One is through a standard contract, although that form contract isn’t available yet, but there are security assessments, registrations, and annual reporting requirements. And so everything is pointing towards making it really difficult to transfer personal information or access personal information on China users outside of China.
Now for most foreign developers, this isn’t going to matter at all. Why? Because they can’t operate games in China in the first place. But there could be situations for non-game companies where this comes up. Or for game companies, if they’re operating with a local publisher in a manner that does give them access to personal information that they can use in their analytics software or customer service software outside of China. And so there will be a number of compliance issues for companies who had that access to personal data of users in China.
[00:31:58] Rui: Does that mean for those foreign gaming companies who, for example, are using the data and their analytics internationally, that if they just onshore that activity within China, then they’d be okay?
[00:32:09] Greg: Yeah, that’s one way to do it is onshoring in China. Other ways to achieve it is through anonymization or de-identification so that you’re just looking at aggregate data where you could go through that painful process of getting access overseas through standard contracts and security assessments and those types of things. So this is something that I think companies will need to be focused on. If they have that type of access to user data.
[00:32:36] Rui: I don’t know if you have any concluding remarks about China gaming that you can share with us.
[00:32:41] Greg: To end on an optimistic note, I know that everybody here has gotta be a China watcher and is paying close attention to the US-China relationship, which was obviously very rocky since the trade war began on this side of the ocean.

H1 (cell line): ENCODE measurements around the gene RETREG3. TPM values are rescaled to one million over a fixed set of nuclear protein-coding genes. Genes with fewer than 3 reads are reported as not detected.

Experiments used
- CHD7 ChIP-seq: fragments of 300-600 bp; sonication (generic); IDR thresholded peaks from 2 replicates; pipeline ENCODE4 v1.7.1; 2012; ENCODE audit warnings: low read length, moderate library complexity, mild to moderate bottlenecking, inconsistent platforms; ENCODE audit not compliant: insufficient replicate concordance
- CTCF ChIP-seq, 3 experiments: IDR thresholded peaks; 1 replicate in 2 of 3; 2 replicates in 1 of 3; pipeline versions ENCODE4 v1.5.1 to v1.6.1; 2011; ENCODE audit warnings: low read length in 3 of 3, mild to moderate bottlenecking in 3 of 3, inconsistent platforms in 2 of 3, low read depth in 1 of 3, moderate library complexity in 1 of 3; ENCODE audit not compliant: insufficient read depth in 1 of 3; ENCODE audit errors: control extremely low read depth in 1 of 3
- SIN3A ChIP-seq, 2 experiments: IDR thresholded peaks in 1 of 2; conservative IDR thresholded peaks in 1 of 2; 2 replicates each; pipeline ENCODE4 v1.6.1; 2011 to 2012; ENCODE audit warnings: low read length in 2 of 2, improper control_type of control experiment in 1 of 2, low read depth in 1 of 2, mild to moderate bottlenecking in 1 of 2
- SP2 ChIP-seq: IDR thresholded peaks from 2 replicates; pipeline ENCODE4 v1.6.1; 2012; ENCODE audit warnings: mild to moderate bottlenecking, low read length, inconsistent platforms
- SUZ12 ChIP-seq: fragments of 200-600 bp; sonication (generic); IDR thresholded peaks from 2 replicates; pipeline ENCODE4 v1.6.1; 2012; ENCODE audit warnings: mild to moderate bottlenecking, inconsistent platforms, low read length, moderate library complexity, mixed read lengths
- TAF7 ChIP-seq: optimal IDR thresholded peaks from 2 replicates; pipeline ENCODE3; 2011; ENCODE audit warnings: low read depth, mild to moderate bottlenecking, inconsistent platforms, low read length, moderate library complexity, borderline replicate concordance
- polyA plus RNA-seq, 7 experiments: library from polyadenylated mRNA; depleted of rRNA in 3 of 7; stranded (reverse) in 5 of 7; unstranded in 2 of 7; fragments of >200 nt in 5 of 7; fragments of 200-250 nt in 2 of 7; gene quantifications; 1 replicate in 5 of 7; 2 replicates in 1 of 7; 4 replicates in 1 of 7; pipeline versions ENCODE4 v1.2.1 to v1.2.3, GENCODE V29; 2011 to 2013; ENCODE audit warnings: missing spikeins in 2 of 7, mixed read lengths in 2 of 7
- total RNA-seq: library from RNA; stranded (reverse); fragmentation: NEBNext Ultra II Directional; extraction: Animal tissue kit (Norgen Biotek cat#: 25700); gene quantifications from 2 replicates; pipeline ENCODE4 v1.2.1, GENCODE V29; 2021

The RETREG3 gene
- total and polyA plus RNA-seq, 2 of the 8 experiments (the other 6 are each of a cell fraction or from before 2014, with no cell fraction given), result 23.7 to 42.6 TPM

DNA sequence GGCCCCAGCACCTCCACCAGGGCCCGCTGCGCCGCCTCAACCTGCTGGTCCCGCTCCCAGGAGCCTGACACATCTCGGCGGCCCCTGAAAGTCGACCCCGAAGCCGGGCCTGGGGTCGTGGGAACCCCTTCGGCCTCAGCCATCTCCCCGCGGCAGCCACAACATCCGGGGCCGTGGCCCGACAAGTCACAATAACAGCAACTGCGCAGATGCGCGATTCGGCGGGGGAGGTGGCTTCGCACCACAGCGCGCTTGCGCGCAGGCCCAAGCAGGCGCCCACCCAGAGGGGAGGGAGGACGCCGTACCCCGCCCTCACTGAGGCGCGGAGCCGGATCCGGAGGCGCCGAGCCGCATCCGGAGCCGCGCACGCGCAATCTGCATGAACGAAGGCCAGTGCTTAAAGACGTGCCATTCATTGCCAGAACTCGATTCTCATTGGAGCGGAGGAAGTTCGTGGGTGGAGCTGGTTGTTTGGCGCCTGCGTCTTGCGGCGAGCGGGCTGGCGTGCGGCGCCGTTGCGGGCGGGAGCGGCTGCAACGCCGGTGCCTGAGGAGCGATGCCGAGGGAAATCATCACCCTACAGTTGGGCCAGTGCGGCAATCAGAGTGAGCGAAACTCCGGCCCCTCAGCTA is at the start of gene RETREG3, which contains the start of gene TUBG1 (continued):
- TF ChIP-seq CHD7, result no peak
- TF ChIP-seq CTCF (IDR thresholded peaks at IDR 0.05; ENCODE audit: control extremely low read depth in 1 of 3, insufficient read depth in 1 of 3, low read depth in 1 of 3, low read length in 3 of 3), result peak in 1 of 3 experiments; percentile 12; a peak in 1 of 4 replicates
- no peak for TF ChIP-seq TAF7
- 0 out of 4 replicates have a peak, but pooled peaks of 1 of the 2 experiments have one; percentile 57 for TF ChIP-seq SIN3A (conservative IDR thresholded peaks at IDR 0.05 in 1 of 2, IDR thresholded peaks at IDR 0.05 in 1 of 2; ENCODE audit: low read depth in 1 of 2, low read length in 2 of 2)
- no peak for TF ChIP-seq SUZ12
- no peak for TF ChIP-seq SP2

[00:32:56] But the white house transition, it seems like it’s cooled the temperatures down a little bit, that said it does seem that the fundamental direction of the relationship is a challenging one.
[00:33:06] Why does this matter for the game space? The one thing that I always wonder about and try to pay attention to is, will game approvals for American game companies at some point experience a slowdown? Why do I ask that? Because it’s happened to Korea before. So in September of 2016, after Korea deployed the US missile defense system, all Korean games didn’t receive game approvals for a number of years. That started to ease up recently, and a few Korean games have been approved this last year.
But it’s always sitting in the back of my mind, will China at some point do that to American games? We haven’t seen any evidence of that. And I’m hopeful that we won’t, but it’s something that we do worry about at times.
[00:33:54] Rui: I would’ve assumed there was a ban or at least a pause on American games. I didn’t realize that hasn’t happened.
[00:34:00] Greg: No it hasn’t. And just looking at the statistics, there doesn’t seem to be any lower percentage of American game approvals. Now we don’t know how many were submitted. That information isn’t public. So we can’t do a proper analysis, but if we just look at the percentage of overall foreign games that have been approved, the American contribution to that has held largely steady.
[00:34:24] Rui: Okay. Really interesting. Thank you so much, Greg, for sharing and spending your time with us today. How can everyone reach you if they have more questions about China gaining or need to hire you?
[00:34:36] Greg: You could go to our website. That’s pillarlegalpc.com and it’s easy to get in touch with us there.